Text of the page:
All American Boys Summary

All American Boys is a 2015 young adult novel about two high school students, Quinn Collins and Rashad Butler, who confront racism and police brutality in the town of Springfield.

  • On his way to a party, Quinn witnesses his family friend Paul Galluzzo, a police officer, beating his classmate Rashad outside a convenience store.
  • As Rashad recovers in the hospital, his classmates plan a protest march. Despite most of his friends siding with the Galluzzos, Quinn decides to participate.
  • Rashad leads the protest with his friends and family while Quinn and thousands of other community members march in solidarity.


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Last Updated on September 24, 2020, by eNotes Editorial. Word Count: 830

All American Boys takes place in a city called Springfield, somewhere in the United States, over the course of one week. Each chapter describes one day and is broken into two parts, told by two different narrators.

The story begins with Rashad, a Black high school junior and the first...

(The entire section contains 1830 words.)

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All American Boys takes place in a city called Springfield, somewhere in the United States, over the course of one week. Each chapter describes one day and is broken into two parts, told by two different narrators.

The story begins with Rashad, a Black high school junior and the first narrator, getting ready to go to a party after school. When he enters a convenience store to buy a bag of chips and a pack of gum, a woman accidentally trips over him while he is looking in his school bag for his phone. Alerted by the commotion, the store’s clerk accuses him of trying to steal the chips, and a policeman takes Rashad outside and beats him unconscious. Meanwhile, Quinn, a white high school senior and the second narrator, is standing outside the convenience store when the policeman beats Rashad. Quinn does not know Rashad, but he recognizes the policeman as Paul, the older brother of one of his best friends. Paul also stepped in as a father figure when Quinn’s father was killed in Afghanistan.

The rest of Rashad’s story takes place primarily in the hospital, where he is suffering from internal bleeding. Rashad initially feels violated, but as a national news story begins to develop around his experience with police brutality, Rashad must determine how he wants to deal with the situation. He vacillates between wanting to ignore what happened and go back to his normal life and realizing that he has the power to make a political statement. In the hospital, he is subject to a number of opinions; his father, a former police officer, initially seeks to blame Rashad for what happened and cannot come to terms with the idea that a police officer would have beaten Rashad without just cause. Rashad’s brother, Spoony, is a political activist who attempts to help Rashad by contacting the press and organizing a protest march. While Rashad feels victimized, he is not sure that he wants to become a political icon representing the injustices of police brutality.

To pass the time during his recovery, Rashad draws—a hobby he had before his experience with police violence—and bases his style on that of Aaron Douglas, a painter from the Harlem Renaissance. Over time, Rashad’s sketches become more detailed and more political. He is still unsure if he wants to lead a protest march with his brother and friends when he is visited by Mrs. Fitzgerald, who runs the hospital gift shop. She tells Rashad that she regrets never having become involved in the civil rights movement when she was younger and encourages him to take a stand. Rashad’s father later visits him again as well, telling Rashad that he quit the police force when Rashad was young because he had wrongfully shot and paralyzed a young Black man whom he had thought was a criminal. In the final chapter, Rashad is nervous, but he musters up the courage to march from the convenience store to the police station along with thousands of members of the Springfield community. At the end of his story, Rashad lies on the ground, representing a dead body, while his brother yells the names of other victims of police violence through a megaphone.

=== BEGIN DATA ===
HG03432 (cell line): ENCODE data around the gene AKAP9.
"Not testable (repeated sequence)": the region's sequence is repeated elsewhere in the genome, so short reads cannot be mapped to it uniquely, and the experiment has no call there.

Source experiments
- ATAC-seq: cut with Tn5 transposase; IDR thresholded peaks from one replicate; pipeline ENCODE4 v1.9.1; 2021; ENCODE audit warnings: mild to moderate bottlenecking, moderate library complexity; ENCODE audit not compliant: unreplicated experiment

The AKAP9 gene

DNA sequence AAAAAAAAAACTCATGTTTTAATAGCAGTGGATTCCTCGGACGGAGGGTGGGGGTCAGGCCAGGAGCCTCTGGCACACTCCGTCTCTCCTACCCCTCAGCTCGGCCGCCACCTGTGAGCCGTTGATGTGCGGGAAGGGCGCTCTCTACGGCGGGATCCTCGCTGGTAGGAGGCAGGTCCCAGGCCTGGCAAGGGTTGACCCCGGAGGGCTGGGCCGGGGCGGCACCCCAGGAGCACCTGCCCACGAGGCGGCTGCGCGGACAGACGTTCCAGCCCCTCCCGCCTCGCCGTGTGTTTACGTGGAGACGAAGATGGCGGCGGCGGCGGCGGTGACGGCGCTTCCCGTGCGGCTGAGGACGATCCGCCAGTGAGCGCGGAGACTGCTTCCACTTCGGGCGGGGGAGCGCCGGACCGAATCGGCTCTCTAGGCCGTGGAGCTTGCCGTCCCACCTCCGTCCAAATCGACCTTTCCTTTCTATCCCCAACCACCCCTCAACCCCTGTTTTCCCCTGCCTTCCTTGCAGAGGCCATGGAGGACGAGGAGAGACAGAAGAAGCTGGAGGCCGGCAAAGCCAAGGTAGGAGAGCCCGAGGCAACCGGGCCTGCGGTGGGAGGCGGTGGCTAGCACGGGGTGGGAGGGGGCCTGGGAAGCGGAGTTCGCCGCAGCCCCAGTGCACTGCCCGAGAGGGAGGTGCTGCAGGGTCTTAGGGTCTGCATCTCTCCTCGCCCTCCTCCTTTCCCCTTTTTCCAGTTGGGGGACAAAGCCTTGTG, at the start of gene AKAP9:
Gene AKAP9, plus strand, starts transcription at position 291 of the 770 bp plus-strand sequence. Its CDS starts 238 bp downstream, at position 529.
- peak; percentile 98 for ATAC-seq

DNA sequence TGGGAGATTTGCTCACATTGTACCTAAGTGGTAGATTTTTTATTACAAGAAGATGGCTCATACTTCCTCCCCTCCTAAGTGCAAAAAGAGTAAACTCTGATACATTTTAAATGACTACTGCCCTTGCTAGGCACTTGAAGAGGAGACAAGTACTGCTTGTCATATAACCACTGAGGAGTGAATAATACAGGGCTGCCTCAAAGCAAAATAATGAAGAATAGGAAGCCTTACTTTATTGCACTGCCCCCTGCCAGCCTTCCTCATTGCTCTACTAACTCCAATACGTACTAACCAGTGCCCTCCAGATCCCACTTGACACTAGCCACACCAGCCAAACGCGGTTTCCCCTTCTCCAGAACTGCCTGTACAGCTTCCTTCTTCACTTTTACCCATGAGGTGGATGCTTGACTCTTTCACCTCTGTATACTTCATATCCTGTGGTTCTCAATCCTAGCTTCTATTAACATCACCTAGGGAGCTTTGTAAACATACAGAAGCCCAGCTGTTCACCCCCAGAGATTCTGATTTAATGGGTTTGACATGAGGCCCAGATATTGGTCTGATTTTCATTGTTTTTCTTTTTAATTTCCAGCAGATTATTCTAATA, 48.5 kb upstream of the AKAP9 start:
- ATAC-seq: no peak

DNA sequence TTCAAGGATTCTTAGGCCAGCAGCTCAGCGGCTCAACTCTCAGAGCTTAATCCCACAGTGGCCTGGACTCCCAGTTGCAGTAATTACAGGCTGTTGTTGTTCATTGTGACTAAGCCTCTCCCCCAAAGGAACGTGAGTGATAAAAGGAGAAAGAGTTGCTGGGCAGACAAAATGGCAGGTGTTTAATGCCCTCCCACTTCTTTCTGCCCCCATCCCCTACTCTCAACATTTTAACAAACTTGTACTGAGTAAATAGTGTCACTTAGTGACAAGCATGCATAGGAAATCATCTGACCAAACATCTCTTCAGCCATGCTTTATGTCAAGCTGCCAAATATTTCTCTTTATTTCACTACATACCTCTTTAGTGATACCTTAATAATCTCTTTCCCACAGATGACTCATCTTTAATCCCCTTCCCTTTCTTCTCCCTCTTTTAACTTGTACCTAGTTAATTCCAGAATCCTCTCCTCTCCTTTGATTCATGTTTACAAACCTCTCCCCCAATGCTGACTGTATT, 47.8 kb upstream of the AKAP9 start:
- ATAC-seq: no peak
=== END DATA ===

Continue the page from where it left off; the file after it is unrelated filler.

Meanwhile, Quinn must come to terms with the unjust police brutality that he witnessed and determine where his convictions lie: should he be faithful to his friends and family, or should he make a statement to the police, damning Paul, who was once his role model and father figure? Throughout the first few chapters, Quinn tries to stay neutral in the debate on whether Paul was wrong to beat Rashad. Neutrality is also the stance that his basketball coach has encouraged his team to take, as students from Quinn’s high school are being scouted, and the coach wants each team member to play at their best. After attending a barbecue with Paul, however, Quinn realizes that he is now uncomfortable around Paul and cannot see him as anything but a bully.

Quinn begins speaking to his crush, Jill, about his feelings, and she urges him to be honest with himself and take a stand against police violence, as she is doing by helping to organize a protest march. The school also becomes divided on the issue of Paul and Rashad. Was Paul just doing his job, or did he make a racist assumption that fueled an unjust beating? Although Quinn initially refuses to choose sides, he eventually realizes that this alienates him, and he is criticized as he tries to remain neutral. Eventually, he estranges himself from his best friend and Paul, choosing to march in the protest. His story ends as he realizes that neutrality is the same as allowing oppression, and he lies on the ground during the protest in solidarity with the other protesters. By standing up for freedom and justice, Quinn believes he is following in his father’s footsteps.


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Last Updated on January 11, 2022, by eNotes Editorial. Word Count: 1000